List price

  (Redirected from Suggested retail price)

The list price, also known as the manufacturer's suggested retail price (MSRP), or the recommended retail price (RRP), or the suggested retail price (SRP) of a product is the price at which its manufacturer notionally recommends that a retailer sell the product.

Pictures of five cultivators with promotional text and prices.
This 1916 advertisement distinguishes the list price and a lower our special price.

Suggested pricing methods may conflict with competition theory, as they allow prices to be set higher than would be established by supply and demand. Resale price maintenance—fixing prices—goes further than suggesting prices, and is illegal in many countries.

Retailers may charge less than the suggested retail price, depending upon the actual wholesale cost of each item, usually purchased in bulk from the manufacturer, or in smaller quantities through a distributor. The suggested price is sometimes unrealistically high, so the seller can appear to be offering a discount.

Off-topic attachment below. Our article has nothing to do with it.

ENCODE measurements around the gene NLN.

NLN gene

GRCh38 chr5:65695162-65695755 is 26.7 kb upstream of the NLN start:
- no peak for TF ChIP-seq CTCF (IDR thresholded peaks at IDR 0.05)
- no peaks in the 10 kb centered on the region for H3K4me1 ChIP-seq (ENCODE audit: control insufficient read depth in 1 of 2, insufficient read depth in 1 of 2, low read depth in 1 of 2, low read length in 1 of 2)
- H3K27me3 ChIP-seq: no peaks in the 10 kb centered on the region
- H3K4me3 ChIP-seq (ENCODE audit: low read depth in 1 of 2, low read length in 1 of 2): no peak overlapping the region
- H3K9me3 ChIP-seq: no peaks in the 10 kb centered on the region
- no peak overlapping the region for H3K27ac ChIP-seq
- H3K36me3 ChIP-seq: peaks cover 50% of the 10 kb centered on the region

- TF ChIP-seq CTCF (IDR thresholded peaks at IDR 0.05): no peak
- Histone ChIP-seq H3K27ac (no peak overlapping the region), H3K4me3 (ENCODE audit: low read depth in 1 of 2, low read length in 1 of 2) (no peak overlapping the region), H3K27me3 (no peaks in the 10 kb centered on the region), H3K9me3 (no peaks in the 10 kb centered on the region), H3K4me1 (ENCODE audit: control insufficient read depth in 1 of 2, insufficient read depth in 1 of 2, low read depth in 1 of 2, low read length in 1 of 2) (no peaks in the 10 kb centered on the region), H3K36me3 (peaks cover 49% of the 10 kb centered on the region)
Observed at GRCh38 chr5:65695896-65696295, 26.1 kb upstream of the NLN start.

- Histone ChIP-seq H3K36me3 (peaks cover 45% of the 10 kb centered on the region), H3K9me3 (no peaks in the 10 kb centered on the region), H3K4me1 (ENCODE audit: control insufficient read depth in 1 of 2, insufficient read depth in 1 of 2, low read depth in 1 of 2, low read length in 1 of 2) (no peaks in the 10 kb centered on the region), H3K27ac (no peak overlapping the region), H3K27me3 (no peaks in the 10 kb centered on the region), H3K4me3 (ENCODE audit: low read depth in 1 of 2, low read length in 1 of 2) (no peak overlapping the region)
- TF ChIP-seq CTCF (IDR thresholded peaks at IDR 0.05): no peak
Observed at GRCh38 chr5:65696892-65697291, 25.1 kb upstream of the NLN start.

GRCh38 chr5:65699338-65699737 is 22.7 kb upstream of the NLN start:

List price often cannot be compared directly internationally as products may differ in detail, sometimes due to different regulations, and list prices may or may not include taxes.

India and BangladeshEdit

India and Bangladesh do not use list prices but instead have a maximum retail price.

United KingdomEdit

In the United Kingdom, the list price is referred to as a recommended retail price or RRP.

In 1998, the Secretary of State for Trade and Industry prohibited the placing of RRP on electrical goods under the "Domestic Electrical Goods Order", but this ruling was lifted by the Competition Commission in February 2012.[1]

United StatesEdit

In the United States, the list price is referred to as the manufacturer's suggested retail price or MSRP.